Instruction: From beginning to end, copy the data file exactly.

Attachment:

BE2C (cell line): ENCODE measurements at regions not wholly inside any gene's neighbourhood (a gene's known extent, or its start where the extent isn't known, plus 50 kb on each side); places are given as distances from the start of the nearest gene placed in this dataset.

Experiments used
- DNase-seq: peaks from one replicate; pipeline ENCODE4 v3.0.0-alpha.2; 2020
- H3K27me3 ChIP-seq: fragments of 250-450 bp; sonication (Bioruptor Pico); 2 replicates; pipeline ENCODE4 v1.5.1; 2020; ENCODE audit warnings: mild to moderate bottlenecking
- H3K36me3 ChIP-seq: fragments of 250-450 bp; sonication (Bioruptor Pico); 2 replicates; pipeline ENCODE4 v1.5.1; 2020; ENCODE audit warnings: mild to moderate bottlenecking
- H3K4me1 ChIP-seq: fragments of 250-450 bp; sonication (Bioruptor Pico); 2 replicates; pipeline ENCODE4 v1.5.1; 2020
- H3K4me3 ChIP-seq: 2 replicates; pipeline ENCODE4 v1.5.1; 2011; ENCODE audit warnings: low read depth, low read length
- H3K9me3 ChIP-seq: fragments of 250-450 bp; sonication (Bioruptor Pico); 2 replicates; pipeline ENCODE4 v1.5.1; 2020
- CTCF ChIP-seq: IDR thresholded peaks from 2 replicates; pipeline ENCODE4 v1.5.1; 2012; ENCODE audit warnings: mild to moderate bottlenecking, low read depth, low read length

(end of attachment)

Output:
BE2C (cell line): ENCODE measurements at regions not wholly inside any gene's neighbourhood (a gene's known extent, or its start where the extent isn't known, plus 50 kb on each side); places are given as distances from the start of the nearest gene placed in this dataset.

Experiments used
- DNase-seq: peaks from one replicate; pipeline ENCODE4 v3.0.0-alpha.2; 2020
- H3K27me3 ChIP-seq: fragments of 250-450 bp; sonication (Bioruptor Pico); 2 replicates; pipeline ENCODE4 v1.5.1; 2020; ENCODE audit warnings: mild to moderate bottlenecking
- H3K36me3 ChIP-seq: fragments of 250-450 bp; sonication (Bioruptor Pico); 2 replicates; pipeline ENCODE4 v1.5.1; 2020; ENCODE audit warnings: mild to moderate bottlenecking
- H3K4me1 ChIP-seq: fragments of 250-450 bp; sonication (Bioruptor Pico); 2 replicates; pipeline ENCODE4 v1.5.1; 2020
- H3K4me3 ChIP-seq: 2 replicates; pipeline ENCODE4 v1.5.1; 2011; ENCODE audit warnings: low read depth, low read length
- H3K9me3 ChIP-seq: fragments of 250-450 bp; sonication (Bioruptor Pico); 2 replicates; pipeline ENCODE4 v1.5.1; 2020
- CTCF ChIP-seq: IDR thresholded peaks from 2 replicates; pipeline ENCODE4 v1.5.1; 2012; ENCODE audit warnings: mild to moderate bottlenecking, low read depth, low read length